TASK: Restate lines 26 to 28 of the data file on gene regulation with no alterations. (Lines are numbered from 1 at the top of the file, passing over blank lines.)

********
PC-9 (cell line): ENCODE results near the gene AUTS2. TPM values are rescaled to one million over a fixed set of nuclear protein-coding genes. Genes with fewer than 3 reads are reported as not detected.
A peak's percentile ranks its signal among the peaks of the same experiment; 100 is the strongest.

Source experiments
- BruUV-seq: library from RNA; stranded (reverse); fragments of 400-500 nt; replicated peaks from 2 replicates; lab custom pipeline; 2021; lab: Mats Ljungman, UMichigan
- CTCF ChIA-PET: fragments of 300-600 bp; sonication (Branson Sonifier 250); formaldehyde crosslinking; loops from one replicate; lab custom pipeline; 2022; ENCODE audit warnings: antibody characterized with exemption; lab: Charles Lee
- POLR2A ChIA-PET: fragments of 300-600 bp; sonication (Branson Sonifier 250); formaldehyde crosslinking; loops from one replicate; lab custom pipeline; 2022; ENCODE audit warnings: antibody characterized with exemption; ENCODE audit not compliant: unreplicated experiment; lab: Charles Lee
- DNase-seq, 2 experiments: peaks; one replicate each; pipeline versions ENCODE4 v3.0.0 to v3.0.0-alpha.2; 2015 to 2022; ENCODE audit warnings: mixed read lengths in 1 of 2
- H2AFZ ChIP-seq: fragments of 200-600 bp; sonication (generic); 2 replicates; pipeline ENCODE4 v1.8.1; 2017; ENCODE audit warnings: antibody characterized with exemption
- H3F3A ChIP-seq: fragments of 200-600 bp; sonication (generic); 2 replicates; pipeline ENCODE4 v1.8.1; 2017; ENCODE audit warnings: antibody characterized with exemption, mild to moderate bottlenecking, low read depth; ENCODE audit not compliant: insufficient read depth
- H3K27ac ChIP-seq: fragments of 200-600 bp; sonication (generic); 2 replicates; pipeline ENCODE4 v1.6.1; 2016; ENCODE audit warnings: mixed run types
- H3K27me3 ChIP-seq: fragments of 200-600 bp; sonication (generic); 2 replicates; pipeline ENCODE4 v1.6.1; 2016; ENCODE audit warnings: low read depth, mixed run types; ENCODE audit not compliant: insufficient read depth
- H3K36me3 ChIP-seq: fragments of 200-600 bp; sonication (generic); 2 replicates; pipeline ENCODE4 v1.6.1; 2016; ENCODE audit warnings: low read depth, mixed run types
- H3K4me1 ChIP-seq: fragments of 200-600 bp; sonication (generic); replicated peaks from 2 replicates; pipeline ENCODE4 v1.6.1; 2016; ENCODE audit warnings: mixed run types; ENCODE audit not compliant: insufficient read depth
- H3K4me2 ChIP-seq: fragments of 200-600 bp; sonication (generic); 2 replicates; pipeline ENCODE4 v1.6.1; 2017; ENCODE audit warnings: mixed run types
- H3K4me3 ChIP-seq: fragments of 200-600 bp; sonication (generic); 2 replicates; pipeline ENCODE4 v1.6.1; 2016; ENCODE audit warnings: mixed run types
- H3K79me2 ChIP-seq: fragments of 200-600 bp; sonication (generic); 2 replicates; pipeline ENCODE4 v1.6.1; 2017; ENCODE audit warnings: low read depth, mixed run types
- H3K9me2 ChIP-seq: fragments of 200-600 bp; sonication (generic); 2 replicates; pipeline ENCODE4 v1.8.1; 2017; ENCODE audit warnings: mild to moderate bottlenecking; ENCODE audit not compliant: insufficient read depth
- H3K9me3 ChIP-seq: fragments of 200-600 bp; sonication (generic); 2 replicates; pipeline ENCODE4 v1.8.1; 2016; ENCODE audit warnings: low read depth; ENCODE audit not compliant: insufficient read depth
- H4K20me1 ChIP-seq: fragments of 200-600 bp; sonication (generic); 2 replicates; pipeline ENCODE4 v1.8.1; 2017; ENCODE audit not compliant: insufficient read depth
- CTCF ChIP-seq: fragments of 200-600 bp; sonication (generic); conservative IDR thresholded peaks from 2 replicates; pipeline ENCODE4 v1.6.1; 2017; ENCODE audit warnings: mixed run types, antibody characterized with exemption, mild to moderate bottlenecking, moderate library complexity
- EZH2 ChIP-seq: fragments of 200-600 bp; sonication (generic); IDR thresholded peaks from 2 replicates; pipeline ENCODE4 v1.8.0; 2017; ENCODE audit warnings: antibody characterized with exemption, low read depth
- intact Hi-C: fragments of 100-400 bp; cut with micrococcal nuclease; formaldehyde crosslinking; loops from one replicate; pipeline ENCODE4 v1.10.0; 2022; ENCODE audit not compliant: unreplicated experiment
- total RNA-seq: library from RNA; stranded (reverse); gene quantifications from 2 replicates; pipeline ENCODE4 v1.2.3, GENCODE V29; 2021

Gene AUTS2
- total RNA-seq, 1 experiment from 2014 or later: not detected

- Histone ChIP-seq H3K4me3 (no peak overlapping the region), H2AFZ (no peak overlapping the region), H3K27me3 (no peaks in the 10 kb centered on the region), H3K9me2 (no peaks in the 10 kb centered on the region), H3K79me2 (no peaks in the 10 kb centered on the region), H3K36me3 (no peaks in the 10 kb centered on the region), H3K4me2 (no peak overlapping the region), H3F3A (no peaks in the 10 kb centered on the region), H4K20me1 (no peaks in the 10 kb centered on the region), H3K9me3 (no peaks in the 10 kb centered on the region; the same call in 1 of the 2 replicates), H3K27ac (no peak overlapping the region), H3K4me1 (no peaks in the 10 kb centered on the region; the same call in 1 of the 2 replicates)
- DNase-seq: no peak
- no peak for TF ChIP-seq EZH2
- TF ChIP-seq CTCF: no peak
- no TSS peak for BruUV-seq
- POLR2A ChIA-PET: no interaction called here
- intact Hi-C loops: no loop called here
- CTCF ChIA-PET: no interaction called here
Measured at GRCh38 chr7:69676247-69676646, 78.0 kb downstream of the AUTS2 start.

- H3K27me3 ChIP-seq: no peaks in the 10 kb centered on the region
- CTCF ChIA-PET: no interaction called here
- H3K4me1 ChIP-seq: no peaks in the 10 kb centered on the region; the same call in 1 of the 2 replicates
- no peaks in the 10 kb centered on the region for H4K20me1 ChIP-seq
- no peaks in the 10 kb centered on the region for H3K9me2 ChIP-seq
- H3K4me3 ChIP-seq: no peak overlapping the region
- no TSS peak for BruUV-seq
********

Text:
- Histone ChIP-seq H3K4me3 (no peak overlapping the region), H2AFZ (no peak overlapping the region), H3K27me3 (no peaks in the 10 kb centered on the region), H3K9me2 (no peaks in the 10 kb centered on the region), H3K79me2 (no peaks in the 10 kb centered on the region), H3K36me3 (no peaks in the 10 kb centered on the region), H3K4me2 (no peak overlapping the region), H3F3A (no peaks in the 10 kb centered on the region), H4K20me1 (no peaks in the 10 kb centered on the region), H3K9me3 (no peaks in the 10 kb centered on the region; the same call in 1 of the 2 replicates), H3K27ac (no peak overlapping the region), H3K4me1 (no peaks in the 10 kb centered on the region; the same call in 1 of the 2 replicates)
- DNase-seq: no peak
- no peak for TF ChIP-seq EZH2